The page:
That is until one of the bloggers I follow put up a video about having the same issues as myself but she had found the product that works for her! She had a discount code so I decided to purchase a couple samples from the brand in different scents and strengths and put it to the test.

Enter Primal Pit Paste!!!

Enter Primal Pit Paste!!!

It was great timing too! We are just getting into summer and have been experiencing almost constant 80 degree weather during the day time. So I knew if I was going to test out a new deodorant, now was the time 😉

Primal Pit Paste uses natural and organic ingredients. No artificial fragrances, only essential oils. No aluminum or parabens. They are cruelty free, vegan and extremely safe for our bodies! All the ingredients are easy to pronounce and are real things such as baking soda, coconut oil and shea butter.


They come in jars, like above (note the above pictures are sample sizes, actual product is bigger) or sticks, similar to convential deodorants. All you do is 2-3 swipes of the stick in each pit or rub a pea size amount out of the jars in each pit and you are good to go. They have 3 different strengths: light, regular and strong. The way it works will depend on your body’s chemistry, you will need to find your desired strength. The company recommends starting with regular strength and adjusting up or down as needed. I got samples in all 3 strengths and found that light is great for me for everyday use. I use regular on days I plan to spend more outside and have had NO funk whatsoever! 😉 So far, I have not had to try the strong. And a little goes a looooong way which is great. I have been using one of these little jars which are .25 oz, for 2 weeks and still have plenty. Plus, I have not had a day where I need to apply it more than once and some days, I don’t even have to use it.


The other thing I LOVE, LOVE, LOVE is that it feels like I don’t have any deodorant on! There is no clumping or residue.

I am so excited about this product because it seems like I have searched for so long and it was really discouraging that I had to use conventional, chemical laden deodorant when I hated it. If you are looking for a safe, natural brand I highly encourage you to check out Primal Pit Paste! It really works!




All Images ©2014 NaturallyAwesomeMama All Rights Reserved


Meatless Monday: Spaghetti & “Meat”balls

Every Monday I will be posting a “Meatless Monday” recipe. I wanted to try a new recipe I have had pinned for a while. I have never really been a meat ball person and all my real meat, meat balls I have tried making in the past ended up gross, greasy messes. But these ones from Oh She Glows just sounded yummy and I made sure to try them out this month during my vegan challenge.

Yes, it IS vegan

Yes, it IS vegan

I made them during the day and just reheated them in our spaghetti sauce before serving. If you plan on making them with dinner, I would make sure you give yourself a good hour to make the “meat”balls from start to finish. They freeze well, so that is also a good option if you make them a day or more in advance!


I love that these held together so nicely even after simmering in the sauce, a big plus for me considering that they have no real egg to bind them… gotta love flax eggs 😉

Before going into the oven

Before going into the oven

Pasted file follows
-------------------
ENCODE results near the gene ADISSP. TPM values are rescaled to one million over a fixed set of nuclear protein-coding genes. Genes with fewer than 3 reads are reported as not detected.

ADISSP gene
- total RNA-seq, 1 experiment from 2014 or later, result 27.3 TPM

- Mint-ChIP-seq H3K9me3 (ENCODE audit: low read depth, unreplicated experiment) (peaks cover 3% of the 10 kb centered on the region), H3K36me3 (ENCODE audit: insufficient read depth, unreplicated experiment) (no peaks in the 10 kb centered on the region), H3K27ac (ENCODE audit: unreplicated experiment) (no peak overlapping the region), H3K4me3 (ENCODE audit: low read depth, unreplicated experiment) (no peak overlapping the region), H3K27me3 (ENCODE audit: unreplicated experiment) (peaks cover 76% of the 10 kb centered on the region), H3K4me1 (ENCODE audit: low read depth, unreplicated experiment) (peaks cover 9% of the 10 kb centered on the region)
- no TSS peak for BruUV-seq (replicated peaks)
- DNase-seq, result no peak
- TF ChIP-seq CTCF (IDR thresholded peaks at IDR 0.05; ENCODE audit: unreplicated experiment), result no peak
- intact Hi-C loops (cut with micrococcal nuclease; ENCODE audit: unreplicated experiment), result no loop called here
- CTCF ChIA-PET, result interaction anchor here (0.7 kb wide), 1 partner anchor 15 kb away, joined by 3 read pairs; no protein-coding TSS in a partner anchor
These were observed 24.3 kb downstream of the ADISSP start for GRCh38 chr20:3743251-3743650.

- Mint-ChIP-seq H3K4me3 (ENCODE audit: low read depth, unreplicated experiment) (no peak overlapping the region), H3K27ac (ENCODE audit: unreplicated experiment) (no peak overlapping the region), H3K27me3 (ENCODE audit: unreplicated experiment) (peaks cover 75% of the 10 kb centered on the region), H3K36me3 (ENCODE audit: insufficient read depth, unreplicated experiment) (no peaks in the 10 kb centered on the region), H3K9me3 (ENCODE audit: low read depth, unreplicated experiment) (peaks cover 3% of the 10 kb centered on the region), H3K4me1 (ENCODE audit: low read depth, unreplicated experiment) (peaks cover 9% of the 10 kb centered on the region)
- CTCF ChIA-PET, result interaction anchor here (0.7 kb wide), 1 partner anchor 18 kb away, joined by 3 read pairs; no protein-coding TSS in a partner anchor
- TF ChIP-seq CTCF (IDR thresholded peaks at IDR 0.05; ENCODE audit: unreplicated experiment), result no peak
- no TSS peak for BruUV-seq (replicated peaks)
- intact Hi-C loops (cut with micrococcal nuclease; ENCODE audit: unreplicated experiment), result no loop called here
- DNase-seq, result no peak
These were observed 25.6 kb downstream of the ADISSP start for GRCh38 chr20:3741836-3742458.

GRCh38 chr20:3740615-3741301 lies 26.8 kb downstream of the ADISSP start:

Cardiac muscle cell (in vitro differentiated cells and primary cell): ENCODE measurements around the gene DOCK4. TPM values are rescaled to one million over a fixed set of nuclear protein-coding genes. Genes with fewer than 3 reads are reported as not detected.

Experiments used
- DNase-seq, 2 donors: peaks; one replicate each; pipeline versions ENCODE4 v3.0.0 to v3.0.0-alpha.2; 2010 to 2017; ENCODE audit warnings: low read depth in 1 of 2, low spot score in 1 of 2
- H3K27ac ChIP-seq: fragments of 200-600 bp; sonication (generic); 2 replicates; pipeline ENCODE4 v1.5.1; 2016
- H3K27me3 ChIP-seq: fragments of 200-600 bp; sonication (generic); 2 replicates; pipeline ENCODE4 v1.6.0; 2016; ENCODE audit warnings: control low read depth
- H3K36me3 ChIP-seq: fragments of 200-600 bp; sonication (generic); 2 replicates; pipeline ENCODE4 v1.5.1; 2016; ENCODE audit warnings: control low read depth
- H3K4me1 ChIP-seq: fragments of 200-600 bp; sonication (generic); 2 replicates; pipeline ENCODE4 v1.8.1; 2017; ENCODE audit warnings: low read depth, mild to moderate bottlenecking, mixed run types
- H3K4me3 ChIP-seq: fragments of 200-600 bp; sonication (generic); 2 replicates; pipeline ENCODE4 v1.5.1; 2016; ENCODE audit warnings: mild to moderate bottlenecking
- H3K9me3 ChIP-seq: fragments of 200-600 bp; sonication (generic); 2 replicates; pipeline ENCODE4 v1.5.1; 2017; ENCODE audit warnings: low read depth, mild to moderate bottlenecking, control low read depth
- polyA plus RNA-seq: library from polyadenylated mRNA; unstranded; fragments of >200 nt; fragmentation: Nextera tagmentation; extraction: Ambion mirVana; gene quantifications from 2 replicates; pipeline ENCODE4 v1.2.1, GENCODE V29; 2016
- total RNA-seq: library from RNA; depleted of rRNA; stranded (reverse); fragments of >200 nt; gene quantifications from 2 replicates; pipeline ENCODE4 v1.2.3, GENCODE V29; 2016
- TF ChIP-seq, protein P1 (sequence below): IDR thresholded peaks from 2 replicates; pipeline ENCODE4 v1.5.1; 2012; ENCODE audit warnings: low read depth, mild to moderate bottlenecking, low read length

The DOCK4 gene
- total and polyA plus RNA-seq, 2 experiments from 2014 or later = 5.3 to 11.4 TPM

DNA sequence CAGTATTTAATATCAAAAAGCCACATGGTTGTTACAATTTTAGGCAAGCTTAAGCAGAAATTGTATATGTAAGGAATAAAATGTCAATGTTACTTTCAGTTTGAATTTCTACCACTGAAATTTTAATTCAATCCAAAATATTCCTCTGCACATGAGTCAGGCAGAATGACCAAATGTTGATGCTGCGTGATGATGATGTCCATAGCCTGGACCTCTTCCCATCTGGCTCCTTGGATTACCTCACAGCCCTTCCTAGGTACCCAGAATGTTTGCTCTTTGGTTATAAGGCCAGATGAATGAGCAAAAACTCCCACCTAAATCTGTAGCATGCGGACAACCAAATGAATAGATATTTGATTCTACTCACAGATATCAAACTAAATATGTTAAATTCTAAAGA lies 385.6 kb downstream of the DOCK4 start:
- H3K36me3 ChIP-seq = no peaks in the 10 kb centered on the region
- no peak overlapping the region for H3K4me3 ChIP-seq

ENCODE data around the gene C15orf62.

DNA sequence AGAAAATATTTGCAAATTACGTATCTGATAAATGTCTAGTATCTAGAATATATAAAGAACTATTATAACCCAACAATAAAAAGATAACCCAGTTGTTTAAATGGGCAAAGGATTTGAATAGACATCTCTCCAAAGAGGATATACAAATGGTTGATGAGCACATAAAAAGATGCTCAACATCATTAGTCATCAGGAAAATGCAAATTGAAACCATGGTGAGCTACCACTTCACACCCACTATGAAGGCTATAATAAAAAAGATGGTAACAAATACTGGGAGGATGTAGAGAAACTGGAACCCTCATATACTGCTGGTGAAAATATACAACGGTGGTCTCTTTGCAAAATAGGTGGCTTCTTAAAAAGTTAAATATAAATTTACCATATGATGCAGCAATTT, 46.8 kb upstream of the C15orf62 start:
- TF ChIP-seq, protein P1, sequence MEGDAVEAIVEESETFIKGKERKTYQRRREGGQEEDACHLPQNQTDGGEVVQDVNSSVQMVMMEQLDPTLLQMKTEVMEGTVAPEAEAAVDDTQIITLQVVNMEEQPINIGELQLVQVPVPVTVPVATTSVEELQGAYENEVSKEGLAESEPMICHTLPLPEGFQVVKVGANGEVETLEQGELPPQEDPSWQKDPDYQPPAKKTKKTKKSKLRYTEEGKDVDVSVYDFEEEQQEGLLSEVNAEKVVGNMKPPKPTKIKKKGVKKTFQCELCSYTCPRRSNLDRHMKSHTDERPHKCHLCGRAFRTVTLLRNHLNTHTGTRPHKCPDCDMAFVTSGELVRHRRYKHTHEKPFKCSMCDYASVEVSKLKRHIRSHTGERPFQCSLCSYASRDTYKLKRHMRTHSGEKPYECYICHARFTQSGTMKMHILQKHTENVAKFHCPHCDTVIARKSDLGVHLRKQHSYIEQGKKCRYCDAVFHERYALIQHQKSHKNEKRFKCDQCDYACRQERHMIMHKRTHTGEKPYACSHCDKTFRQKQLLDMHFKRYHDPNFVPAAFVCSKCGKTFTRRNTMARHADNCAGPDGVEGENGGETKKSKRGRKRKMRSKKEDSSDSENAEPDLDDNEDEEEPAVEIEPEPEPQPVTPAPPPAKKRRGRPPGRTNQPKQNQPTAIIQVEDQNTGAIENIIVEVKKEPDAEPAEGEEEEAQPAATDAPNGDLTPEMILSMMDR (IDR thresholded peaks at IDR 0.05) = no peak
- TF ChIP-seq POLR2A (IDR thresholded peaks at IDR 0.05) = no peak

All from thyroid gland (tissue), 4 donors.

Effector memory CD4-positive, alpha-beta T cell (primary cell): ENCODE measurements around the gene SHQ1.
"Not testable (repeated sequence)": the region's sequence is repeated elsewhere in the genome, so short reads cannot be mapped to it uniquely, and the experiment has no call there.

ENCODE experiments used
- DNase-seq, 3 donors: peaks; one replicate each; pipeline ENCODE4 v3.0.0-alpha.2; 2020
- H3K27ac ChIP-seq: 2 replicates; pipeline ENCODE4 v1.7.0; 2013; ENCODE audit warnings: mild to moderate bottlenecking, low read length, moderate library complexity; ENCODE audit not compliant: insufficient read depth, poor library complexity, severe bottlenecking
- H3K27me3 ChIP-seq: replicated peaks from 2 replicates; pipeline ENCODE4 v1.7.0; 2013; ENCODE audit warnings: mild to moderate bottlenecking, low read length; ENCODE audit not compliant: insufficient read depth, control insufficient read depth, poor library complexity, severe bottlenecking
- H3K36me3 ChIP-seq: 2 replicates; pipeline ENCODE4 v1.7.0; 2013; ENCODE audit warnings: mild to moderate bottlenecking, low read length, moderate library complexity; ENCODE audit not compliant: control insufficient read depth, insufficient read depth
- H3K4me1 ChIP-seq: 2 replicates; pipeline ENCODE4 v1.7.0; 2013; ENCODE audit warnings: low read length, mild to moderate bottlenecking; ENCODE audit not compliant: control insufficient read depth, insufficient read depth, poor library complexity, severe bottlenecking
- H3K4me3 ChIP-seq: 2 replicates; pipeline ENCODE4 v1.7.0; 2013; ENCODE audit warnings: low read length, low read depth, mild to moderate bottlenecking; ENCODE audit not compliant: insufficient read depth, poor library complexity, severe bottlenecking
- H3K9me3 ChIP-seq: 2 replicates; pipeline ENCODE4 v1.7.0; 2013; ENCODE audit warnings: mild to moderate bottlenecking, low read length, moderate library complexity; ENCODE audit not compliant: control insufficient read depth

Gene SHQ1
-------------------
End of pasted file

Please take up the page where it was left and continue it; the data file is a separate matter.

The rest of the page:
Nicely browned, fresh out of the oven

Nicely browned, fresh out of the oven

They have the perfect look and texture you could expect in a meat ball, especially surprising for them technically being bean balls haha

I really like the colors! Hidden carrots in there for picky toddlers

I really like the colors! Hidden carrots in there for picky toddlers

They were very yummy without being too overpowering. And even better, I had plenty of bean balls leftover to freeze for 2 other meals in the future! Definitely something you want to try if you are a busy mom and have days you just don’t want to cook a whole meal from scratch. Even if you are not vegan, these pass the test. They make a great Meatless Monday meal so go ahead and give them a try!!

You can find the recipe here





All Images ©2014 NaturallyAwesomeMama All Rights Reserved

3 Year Breastfeeding Milestone: Busting Common Myths *PART 1*


Shayne nursing at 18 months old


This month marks 36 months 3 years that I have been breastfeeding one of my children. My first son self weaned, while I was pregnant with his brother, when he was 22 months. And now my second son is still nursing at 14 months of age! In this post, I will touch on my breastfeeding journey and bust down common myths I have heard.

When I got pregnant with my first son, Shayne, I knew I wanted to breastfeed without a doubt. I figured that is why I have breasts, why women lactate during and after pregnancy and it just seemed like the natural thing to do, and of course, IT’S FREE! It wasn’t until I started reading books and I took a class that I realized breast milk and breastfeeding is so much more than food or the alternative to formula. Breastfeeding for me has become a beautiful act of bonding and love. I feel so grateful to have been able to supply both of my children with the best nutrition possible. My breast feeding journey has been amazing and I will be quite honest, it has come pretty easy to me. Even though Shayne was born via cesarean section, I made sure to try and nurse him right away when I finally was out of recovery. We had a few latch issues in the beginning and I quickly learned to listen to my gut instincts and listened to his cues. I was able to nurse him just shy of two years when he decided he was done. With Braydon, I felt even more prepared, I had been through it before and knew what to look for when it came to latch issues. He was a bit more eager to nurse and was a pro from day one. The first couple days, we perfected his latch and we have been going strong since.